The origin of the term for “king” or “ruler” in languages from Western Europe to East Asia is a word used by our distant ancestors for the pre-Flood god-kings, the Rephaim. And it was carried across the continents by the descendants of Noah as they spread out from the Ararat Plain.Continue Reading

In Ugaritic texts, the Rephaim were summoned through a necromancy ritual to the “threshing-floor” of the Canaanite creator-god El. After two days of riding, the Rephaim arrived at the threshing-floor “after sunrise on the third.” The purpose of the ritual was nothing less than the resurrection of the Rephaim.Continue Reading

The central feature of the temple at Urkesh was not a chapel or sanctuary, a place set apart for prayer and contemplation, or even a meeting hall for communal worship. It was a deep pit dug into the earth used to summon deities from the netherworld, including the chief god of the Hurrians, Kumarbi.Continue Reading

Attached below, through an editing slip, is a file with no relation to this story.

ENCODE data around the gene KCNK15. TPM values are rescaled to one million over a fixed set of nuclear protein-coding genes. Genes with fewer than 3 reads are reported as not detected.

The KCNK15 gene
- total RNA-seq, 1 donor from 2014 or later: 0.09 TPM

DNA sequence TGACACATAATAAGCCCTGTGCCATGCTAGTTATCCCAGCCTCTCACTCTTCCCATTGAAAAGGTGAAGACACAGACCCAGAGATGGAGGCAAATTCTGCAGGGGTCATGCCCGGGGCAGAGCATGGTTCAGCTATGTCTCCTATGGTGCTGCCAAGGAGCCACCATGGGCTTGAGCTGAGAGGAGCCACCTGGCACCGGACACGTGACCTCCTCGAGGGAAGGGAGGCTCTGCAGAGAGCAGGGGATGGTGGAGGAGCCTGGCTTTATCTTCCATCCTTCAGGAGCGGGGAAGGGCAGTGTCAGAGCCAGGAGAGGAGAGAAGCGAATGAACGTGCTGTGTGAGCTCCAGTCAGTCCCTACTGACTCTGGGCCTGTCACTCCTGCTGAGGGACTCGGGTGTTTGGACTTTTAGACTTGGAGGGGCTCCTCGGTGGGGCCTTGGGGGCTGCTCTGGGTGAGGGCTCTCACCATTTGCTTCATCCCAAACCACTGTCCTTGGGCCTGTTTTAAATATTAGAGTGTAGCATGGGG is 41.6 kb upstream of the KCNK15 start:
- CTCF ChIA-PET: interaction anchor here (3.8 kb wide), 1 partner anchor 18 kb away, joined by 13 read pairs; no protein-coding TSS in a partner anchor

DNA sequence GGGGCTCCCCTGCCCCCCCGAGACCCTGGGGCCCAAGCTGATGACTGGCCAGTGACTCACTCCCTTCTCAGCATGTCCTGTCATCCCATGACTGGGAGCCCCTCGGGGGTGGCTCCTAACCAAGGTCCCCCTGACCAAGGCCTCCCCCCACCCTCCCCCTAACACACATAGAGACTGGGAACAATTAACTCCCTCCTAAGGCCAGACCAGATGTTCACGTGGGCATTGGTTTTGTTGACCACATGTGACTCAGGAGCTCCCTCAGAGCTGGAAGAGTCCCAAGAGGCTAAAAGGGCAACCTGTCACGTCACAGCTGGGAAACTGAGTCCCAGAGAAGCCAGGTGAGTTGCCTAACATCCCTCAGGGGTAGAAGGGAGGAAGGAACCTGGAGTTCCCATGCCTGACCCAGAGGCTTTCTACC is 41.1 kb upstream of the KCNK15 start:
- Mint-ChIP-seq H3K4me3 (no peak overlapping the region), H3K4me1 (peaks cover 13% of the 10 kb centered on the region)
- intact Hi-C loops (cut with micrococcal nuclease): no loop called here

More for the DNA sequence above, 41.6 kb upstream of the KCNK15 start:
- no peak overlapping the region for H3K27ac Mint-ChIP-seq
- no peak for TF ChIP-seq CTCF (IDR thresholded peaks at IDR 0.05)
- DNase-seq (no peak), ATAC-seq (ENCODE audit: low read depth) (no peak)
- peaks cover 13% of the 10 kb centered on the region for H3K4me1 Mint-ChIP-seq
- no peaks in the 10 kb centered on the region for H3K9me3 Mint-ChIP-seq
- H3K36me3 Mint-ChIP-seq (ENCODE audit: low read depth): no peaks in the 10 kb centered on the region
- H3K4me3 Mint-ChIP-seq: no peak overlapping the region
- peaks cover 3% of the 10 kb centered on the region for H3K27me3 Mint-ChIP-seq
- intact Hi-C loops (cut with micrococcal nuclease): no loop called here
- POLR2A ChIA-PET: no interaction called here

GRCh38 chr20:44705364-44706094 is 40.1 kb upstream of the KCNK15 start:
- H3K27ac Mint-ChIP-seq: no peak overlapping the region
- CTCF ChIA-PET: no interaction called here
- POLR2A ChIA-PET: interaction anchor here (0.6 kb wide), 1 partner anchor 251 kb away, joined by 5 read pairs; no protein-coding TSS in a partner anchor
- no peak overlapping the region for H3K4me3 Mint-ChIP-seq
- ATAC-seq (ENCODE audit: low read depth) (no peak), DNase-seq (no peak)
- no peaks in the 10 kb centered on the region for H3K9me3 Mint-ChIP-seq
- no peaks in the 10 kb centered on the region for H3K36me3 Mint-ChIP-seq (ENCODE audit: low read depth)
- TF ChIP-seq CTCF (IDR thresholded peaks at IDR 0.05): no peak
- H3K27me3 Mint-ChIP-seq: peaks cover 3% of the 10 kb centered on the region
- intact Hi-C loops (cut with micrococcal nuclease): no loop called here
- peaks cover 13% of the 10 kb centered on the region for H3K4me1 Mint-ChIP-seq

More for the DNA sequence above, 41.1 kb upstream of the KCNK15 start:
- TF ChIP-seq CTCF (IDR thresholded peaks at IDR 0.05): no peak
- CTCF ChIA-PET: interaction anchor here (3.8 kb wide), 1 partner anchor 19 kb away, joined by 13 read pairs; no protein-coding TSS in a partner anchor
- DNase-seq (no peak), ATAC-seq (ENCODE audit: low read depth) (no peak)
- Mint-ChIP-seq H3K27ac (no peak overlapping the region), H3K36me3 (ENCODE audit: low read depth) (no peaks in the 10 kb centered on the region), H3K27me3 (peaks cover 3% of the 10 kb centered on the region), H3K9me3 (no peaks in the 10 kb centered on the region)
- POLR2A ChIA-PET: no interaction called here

In 1984, a husband and wife team of archaeologists began work at a site in northeastern Syria that should be far better known than it is. Their discoveries could be the link between the earliest post-Flood civilizations, the mysterious “sons of God” mentioned in Genesis chapter 6, and the myths of Greece and Rome.Continue Reading

by Derek Gilbert The first identity of this rebellious Watcher to appear in the historical record is not Saturn or his Greek analogue, Kronos. The Titan king and his Phoenician equivalent, Baal Hammon, don’t appear until the first millennium BC. Enlil of Akkad and Sumer appears in the written recordContinue Reading

The people of the ancient Near East, which is roughly defined as the lands of the Bible during the Old Testament period, never really said goodbye to their ancestors. The dead hung around, always near, part of everyday life. In fact, they required the care and attention of their descendants, and through the rituals of the living, those who passed on remained an active part of family, tribe, and community.Continue Reading